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The right to own

The right to own


It's taken three years and the fight is still not over, but members of the country's most famous group of biking lesbians are finally winning the right to own their own name.

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The U.S. Patent and Trademark Office has a track record of approving provocative slogans and business names. Psychobitch. Evil Pussy. Cheap Slut. Whore. Piss Off. All have been approved. So when members of the San Francisco Women's Motorcycle Contingent sought in 2003 to trademark their self-given moniker--Dykes on Bikes--they expected to sail through the approval process. Instead, their application sparked a nightmarish three-year battle with federal officials. "We didn't count on an incredible amount of bias by the government," laments Soni Wolf, 57, the longtime secretary of the group.

Formed in 1976 by a group of lesbian motorcycle enthusiasts in San Francisco, Dykes on Bikes has been the leadoff contingent in the city's pride parade every year since. The popularity of the group led to the founding of similar Dykes on Bikes chapters across the country and even overseas.

In 2003, when a Wisconsin woman planned to launch a clothing line using the name Dykes on Bikes, the motorcycle group felt compelled to protect its name. "We absolutely wanted to keep it from being used for monetary gain," says Vick Germany, 49, president of the group.

But federal trademark attorney Sharon Meier had a different view of what--or who--needed protection. She rejected the group's application and two subsequent and well-documented appeals because she considered the word dyke to be disparaging toward lesbians, calling it "scandalous" and "vulgar."

"I am a dyke. I'm damn proud to be a dyke!" Germany says of her reaction to the rulings. "There was no way I was going to let them tell me that word could hurt me."

The refusal also stunned Dykes on Bikes' attorneys because the federal agency had previously approved trademarks using slang words for gays, such as Bravo's hit TV show Queer Eye for the Straight Guy. "It was jaw-dropping," Pablo Manga, an attorney with the San Francisco law firm Oliver-Crain, says of the inconsistency.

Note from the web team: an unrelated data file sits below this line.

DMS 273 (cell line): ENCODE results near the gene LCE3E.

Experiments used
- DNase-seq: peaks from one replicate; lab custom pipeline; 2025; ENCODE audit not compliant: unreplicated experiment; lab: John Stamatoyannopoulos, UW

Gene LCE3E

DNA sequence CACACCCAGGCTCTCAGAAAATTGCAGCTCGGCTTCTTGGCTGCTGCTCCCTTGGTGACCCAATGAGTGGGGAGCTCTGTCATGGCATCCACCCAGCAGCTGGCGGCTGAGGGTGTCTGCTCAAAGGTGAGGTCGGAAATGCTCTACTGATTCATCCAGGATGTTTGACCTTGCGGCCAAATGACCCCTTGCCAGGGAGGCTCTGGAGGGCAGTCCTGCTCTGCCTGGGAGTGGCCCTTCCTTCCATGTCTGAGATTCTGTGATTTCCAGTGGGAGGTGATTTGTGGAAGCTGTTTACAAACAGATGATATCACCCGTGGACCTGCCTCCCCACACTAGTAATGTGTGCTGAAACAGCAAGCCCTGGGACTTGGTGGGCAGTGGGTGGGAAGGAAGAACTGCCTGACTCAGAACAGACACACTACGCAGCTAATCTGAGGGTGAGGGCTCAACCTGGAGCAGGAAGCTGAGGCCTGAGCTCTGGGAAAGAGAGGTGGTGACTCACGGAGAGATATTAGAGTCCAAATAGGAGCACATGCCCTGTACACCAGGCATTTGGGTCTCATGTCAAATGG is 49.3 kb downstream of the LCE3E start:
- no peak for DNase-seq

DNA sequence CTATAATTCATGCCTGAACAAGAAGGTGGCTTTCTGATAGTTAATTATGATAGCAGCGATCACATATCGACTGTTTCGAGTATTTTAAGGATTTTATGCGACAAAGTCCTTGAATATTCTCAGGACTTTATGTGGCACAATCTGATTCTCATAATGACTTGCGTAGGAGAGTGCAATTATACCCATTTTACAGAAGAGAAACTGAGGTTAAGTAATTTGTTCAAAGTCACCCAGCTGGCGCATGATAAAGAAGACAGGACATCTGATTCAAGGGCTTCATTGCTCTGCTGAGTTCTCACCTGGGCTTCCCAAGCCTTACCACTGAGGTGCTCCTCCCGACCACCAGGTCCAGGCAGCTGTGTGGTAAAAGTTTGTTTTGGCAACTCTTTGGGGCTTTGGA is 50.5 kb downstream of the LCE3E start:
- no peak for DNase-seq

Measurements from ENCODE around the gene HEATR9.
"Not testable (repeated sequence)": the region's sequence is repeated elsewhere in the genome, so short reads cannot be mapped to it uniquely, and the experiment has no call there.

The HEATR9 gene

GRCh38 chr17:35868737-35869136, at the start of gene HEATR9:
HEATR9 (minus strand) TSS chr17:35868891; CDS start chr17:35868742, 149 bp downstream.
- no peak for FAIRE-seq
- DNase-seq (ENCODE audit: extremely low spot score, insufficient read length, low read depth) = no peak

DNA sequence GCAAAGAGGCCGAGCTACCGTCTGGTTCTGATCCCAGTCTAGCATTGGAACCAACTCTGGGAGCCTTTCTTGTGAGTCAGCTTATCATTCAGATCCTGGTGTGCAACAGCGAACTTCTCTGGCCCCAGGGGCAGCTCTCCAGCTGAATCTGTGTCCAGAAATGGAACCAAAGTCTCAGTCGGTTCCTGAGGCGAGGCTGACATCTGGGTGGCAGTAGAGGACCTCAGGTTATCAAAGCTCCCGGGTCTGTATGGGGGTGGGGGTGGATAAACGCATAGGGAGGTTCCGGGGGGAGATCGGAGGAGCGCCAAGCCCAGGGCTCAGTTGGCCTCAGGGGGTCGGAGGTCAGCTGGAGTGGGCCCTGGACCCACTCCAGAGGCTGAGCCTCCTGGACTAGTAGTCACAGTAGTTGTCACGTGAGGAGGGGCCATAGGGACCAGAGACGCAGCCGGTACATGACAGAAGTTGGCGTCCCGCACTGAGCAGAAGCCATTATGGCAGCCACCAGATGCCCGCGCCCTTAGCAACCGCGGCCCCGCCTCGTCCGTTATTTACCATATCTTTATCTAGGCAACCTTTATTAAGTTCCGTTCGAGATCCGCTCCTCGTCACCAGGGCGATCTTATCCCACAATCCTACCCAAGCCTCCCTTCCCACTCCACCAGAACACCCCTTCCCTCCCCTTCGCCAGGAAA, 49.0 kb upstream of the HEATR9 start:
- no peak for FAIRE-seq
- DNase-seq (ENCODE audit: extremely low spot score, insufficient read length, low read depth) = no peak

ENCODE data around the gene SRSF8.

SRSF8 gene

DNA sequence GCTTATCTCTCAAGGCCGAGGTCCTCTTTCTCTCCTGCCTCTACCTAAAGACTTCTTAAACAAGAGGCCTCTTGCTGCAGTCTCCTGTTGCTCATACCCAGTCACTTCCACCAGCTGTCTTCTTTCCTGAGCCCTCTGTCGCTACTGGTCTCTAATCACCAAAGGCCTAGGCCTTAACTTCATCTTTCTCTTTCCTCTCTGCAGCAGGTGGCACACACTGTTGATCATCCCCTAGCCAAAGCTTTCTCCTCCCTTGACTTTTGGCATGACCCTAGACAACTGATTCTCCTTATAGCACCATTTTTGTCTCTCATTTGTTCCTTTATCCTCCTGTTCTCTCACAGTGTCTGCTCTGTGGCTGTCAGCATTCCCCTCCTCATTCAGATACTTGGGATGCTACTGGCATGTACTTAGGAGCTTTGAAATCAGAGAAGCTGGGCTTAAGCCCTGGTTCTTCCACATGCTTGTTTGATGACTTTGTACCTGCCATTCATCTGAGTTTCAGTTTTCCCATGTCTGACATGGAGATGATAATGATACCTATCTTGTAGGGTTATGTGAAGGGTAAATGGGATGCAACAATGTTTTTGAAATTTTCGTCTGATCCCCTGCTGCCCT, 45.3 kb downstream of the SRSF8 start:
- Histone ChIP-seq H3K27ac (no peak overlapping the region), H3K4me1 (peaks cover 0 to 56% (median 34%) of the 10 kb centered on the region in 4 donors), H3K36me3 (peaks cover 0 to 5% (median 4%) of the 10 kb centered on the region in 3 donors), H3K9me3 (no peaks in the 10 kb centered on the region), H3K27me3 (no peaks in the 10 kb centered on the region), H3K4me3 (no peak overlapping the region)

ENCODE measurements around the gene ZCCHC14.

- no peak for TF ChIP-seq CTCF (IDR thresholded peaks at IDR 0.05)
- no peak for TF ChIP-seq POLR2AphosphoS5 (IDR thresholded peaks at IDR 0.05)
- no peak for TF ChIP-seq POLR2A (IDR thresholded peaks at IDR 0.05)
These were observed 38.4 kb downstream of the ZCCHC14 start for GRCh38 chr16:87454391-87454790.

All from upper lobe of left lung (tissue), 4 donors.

Under pressure from the Trademark Trial and Appeal Board, in December 2005 Meier--who did not respond to telephone and e-mail messages seeking comment--relented and approved the Dykes on Bikes trademark. But the victory was short-lived. Per federal guidelines, the approval was opened for public commentary. A single rambling and vitriolic letter of opposition was filed in February by Michael J. McDermott of Dublin, Calif., and the approval was placed on hold pending a lengthy review.

"It was so discouraging. We thought we had finally won," says Wolf, who plans to ride her black Yamaha V Star 1100 motorcycle in San Francisco's June 25 gay pride parade, marking her 28th consecutive parade appearance with Dykes on Bikes.

Attorneys from Manga's firm and the intellectual-property law firm Townsend and Townsend and Crew, backed by the National Center for Lesbian Rights, quickly filed a motion to dismiss McDermott's complaint. Manga is confident it will be voided because it both wrongly equates Dykes on Bikes with the annual Dyke March in San Francisco--which McDermott labels an "anti-man hate march"--and fails to address, much less prove, that any harm will result if the trademark is granted.

Once approved, the trademark will officially lie with the San Francisco Dykes on Bikes chapter. However, Wolf, Germany, and the other San Francisco bikers pledge to freely allow other motorcycle contingents to use the name.

"We're all Dykes on Bikes, whether we're in San Francisco or New York or New Zealand, or wherever we are," insists Germany, who plans to ride her Suzuki Boulevard S50 with her mom seated behind her in this year's San Francisco pride parade. "We want anybody who wishes to call themselves Dykes on Bikes and to foster dyke pride to do so; we just don't want anyone else to take our name from us."

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The right to own

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